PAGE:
Instant Quantum

Little Binx Doesn’t Want to Eat her Friends

This short children’s story was created for a storytelling event at the Glasgow Centre of Contemporary Arts, as part of a project in partnership with Glasgow University, Veganwheels, and Ananda Animal Sanctuary

Because it is focused on the moral aspect of reducing meat consumption, I would like to say that I’m aware that a vegan diet or a diet with very low animal products is not accessible or the healthiest option for everyone. 

However, the negative impact of the massive production and consumption of meat, dairy, and eggs by farmed animals on our environment, our health, and the well-being of these animals is a fact. And so I find it important that those of us who can change our diets and eating habits open up conversations amongst our communities and our children about why and how we can make these changes. 

The sun was setting, unrolling a deep orange strip across the balcony, like a warm cozy carpet. Little Binx pulled the door open and stepped outside, taking off her jacket and backpack. She sat on the floor with her legs crossed, enjoying the last rays of sun for a moment. Then she pulled out her notebook and pens from the backpack and started drawing.

She was so deeply focused, light brown strands of hair falling over her forehead, that she didn’t hear the fluttering around her.

‘Hi, Binx!’ a shrieky chirp interrupted her. She lifted her head to meet the white budgie Horus perched on the balcony railing.

‘Horus,’ she said. It was not polite to interrupt but she didn’t really understand bird etiquette.

‘What are you doing?’ asked the bird.

‘I’m drawing this very nice cow I’ve met today on a school trip. We went to a farm. It was good fun but, in the end, we were chased by these angry geese, quacking and squawking all the way to the gates!’

‘Yes, geese can be a bit mean sometimes,’ Horus bobbed his head. ‘I wouldn’t mess up with them.’

‘I took loads of pictures with my camera, but I need to wait to develop them, so I thought I could make some drawings of the animals I’ve met while I still remember them well.’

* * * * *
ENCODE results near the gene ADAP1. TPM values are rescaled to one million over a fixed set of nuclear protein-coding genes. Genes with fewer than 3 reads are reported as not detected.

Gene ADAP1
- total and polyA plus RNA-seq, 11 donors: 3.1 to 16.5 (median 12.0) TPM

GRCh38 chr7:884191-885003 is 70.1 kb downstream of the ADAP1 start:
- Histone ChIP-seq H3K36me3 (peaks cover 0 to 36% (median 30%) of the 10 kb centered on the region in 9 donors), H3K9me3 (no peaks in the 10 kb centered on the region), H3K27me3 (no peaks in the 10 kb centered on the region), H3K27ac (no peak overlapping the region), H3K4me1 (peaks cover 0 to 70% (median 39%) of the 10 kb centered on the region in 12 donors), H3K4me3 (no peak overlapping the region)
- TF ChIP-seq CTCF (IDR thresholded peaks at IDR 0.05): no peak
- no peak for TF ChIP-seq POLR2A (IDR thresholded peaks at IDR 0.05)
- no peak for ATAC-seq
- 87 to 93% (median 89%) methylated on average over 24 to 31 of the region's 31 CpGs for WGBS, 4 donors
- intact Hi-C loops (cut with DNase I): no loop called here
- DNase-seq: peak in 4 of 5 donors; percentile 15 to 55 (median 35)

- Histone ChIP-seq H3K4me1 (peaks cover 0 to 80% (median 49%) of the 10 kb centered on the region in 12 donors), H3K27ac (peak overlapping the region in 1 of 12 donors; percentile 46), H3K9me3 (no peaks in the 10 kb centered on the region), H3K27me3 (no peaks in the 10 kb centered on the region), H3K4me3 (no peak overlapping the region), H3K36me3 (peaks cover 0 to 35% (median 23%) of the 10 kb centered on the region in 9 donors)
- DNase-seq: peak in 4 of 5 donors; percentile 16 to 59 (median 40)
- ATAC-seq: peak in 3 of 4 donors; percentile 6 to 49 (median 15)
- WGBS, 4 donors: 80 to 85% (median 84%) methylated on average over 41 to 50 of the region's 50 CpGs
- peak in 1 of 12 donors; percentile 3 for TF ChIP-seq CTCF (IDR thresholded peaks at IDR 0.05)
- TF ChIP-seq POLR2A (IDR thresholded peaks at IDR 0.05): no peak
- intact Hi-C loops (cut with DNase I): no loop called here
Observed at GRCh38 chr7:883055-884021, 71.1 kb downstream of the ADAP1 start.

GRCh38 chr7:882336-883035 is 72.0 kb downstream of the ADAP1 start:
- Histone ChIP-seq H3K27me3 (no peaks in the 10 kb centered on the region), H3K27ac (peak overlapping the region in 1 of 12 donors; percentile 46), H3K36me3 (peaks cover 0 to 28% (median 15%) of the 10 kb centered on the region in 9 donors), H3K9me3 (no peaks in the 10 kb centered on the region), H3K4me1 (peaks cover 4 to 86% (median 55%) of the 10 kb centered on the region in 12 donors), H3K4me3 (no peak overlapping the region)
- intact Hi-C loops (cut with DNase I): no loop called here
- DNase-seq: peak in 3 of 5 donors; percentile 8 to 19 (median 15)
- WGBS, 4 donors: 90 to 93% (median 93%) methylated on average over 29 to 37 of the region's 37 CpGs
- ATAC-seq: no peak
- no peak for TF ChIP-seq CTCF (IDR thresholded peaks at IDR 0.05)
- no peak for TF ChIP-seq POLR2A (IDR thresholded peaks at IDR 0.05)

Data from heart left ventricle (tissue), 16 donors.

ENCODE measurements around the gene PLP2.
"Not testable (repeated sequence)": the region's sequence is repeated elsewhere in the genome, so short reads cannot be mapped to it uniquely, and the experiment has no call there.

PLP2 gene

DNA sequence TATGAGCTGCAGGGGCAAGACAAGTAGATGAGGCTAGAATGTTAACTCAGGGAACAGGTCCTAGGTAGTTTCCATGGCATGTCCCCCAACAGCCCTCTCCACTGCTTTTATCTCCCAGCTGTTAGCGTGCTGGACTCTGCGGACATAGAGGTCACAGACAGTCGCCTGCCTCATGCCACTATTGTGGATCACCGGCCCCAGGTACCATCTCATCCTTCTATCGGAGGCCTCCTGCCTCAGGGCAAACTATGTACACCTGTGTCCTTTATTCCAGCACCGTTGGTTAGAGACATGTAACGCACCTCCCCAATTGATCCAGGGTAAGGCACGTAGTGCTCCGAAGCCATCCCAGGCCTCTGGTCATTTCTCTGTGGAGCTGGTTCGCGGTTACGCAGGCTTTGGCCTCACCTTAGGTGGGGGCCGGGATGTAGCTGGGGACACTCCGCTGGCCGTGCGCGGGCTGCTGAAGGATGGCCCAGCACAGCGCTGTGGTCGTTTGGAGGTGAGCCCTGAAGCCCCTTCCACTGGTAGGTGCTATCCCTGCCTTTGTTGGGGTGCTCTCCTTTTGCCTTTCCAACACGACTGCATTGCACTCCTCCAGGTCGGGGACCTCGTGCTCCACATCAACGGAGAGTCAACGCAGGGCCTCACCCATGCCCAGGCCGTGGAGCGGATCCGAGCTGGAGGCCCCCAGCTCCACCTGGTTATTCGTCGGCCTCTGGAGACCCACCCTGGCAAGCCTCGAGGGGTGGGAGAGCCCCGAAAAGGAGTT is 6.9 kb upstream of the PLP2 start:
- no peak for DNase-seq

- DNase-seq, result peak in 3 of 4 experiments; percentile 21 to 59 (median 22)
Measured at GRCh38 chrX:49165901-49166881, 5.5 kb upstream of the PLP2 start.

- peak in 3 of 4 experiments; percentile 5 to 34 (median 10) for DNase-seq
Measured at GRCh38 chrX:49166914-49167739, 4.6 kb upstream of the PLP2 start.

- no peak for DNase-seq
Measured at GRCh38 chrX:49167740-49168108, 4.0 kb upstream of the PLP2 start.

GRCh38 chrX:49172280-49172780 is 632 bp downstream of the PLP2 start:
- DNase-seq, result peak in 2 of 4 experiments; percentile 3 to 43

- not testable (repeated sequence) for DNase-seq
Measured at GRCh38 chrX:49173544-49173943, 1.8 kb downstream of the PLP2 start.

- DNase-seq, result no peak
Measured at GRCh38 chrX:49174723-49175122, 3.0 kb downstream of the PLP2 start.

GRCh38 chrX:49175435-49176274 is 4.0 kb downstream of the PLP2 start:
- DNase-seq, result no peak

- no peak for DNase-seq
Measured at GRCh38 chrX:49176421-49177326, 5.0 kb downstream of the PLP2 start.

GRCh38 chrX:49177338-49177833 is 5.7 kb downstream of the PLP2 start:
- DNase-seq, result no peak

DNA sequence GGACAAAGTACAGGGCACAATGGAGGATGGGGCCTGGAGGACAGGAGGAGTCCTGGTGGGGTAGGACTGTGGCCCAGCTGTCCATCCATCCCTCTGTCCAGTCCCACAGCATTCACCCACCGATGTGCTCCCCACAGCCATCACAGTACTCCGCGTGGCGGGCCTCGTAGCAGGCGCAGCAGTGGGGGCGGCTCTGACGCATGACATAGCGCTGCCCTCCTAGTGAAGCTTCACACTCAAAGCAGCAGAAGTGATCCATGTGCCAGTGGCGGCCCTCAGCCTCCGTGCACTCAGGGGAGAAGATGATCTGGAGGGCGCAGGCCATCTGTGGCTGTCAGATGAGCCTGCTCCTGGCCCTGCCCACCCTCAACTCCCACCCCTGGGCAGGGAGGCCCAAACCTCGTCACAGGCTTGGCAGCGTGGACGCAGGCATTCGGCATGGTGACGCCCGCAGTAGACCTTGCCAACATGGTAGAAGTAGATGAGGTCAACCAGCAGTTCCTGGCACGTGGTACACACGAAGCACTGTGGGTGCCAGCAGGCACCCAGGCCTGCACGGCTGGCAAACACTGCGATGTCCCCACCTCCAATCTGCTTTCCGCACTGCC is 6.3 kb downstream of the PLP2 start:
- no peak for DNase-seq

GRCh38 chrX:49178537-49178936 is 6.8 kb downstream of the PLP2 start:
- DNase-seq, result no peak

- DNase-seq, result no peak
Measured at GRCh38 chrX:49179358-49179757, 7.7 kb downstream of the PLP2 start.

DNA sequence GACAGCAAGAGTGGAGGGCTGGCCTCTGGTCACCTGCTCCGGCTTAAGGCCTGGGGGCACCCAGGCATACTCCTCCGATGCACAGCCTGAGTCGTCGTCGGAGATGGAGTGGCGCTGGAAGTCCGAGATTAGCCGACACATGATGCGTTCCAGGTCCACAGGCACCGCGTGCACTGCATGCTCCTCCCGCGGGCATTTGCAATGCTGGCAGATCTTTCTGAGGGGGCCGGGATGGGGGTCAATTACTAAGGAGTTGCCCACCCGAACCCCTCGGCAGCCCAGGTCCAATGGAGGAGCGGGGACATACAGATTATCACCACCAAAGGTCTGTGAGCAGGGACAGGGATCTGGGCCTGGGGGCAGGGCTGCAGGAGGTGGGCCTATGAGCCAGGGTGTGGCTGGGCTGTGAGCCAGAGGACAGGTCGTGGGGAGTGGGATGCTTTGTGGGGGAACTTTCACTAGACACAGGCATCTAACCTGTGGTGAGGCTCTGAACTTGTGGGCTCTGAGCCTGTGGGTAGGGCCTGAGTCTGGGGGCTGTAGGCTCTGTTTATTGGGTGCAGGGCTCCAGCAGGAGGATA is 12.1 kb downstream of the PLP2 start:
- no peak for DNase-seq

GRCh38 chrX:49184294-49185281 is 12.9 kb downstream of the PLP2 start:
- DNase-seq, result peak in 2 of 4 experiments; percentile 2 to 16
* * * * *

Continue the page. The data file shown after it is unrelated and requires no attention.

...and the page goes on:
She drew until the sun was setting behind the buildings across the football field. The warmth and its fiery light were gone and the sky was now light purple. The neighborhood was quiet. Horus flew to Little Binx’s shoulder and cuddled with the fur lining of her collar.

‘I was thinking about something else at the farm today,’ she said. ‘You know, I’ve never really fancied hamburgers and other meat things. But after having such a nice chat with the cow, I thought now I don’t want to eat meat at all. It just doesn’t feel right.’

‘I understand,’ said Horus. ‘It makes no sense to me to eat another animal. Actually makes me want to throw up, just the idea… it’s wrong. I like my seeds and fruit. I would have to be pretty desperate to eat another animal and even then, maybe my crop and stomach couldn’t hold it.’

‘Maybe I’m like a bird and I can eat seeds and fruit too.’

‘I’m not so sure about that, Binx. You see, some animals do have to eat other animals for the same reason I have to eat my seeds. They wouldn’t survive otherwise.’

‘Like lions?’


‘But what do human people need to eat? I mean, I don’t like meat anyway. I like vegetables much more. Do you think I can survive on just that?’

‘No idea. You need to consult with your own species. They should know better about your needs than a bird.’

‘Maybe we are not all the same. My people.’


They stood in silence, watching the darkness set in and the city lights come up. Then Little Binx’s mother called her and her brother for dinner and Little Binx went back inside, leaving Horus to roost on the railing of the curtains. She placed a big newspaper sheet on the floor underneath him and left her desk light on.

‘Mom,’ said Little Binx, peeking into the dinner pots and pans. Her mom had made chicken breast with mashed potatoes, peas, and carrots. She thought about Horus’ breast, naked and grilled like that and her stomach revolved. ‘I don’t want to eat meat anymore.’

‘What?’ Her mom looked at her as if she had said her room was on fire. ‘What nonsense is this? Is it some crazy diet you’ve read about on the internet?’

‘No. I just don’t want to eat my friends.’ Little Binx shrugged.

‘Whatever,’ Mom rolled her eyes. ‘I’m not going to cook anything else, though. Will you just eat the side dishes? I hope you won’t be hungry. You can have some crackers too and some fruit.’

‘Yes, that’s fine,’ Little Binx filled her plate with mashed potatoes, peas and carrots and sat at the table with the others. Mom and Dad gave her the occasionally puzzled stare, but didn’t say anything and just let her eat the vegetables.

In the end, they all said their prayers and she went back to her room. Horus was yawing, still perched on the rail. Little Binx read a few chapters of her favourite book and did some internet searching until it was time for bed. She left to shower and brush her teeth and came back to an almost asleep Horus.

‘I’ve eaten just the vegetables and I feel fine,’ she whispered. ‘I think mom is okay with me not eating meat.’

‘That’s good.’

‘Maybe there’s all these other things I can eat that I don’t even know about. Supermarkets have so much food. You should see it, Horus. It’s crazy. I think every food in the world is there. We’re very lucky.’

‘Can you bring me some lettuce next time?’

‘Sure! All the lettuce you can eat. I’ll see how I feel in the coming months. But I hope I can make it. I really don’t want to eat animals. You’re my best friend.’

‘You’re my best friend too, Binx. Good night.’

‘Good night.’

She turned off the light and they both went to sleep, dreaming of leafy delicious lettuces.

by Joana Avi-Lorie

Story Weaver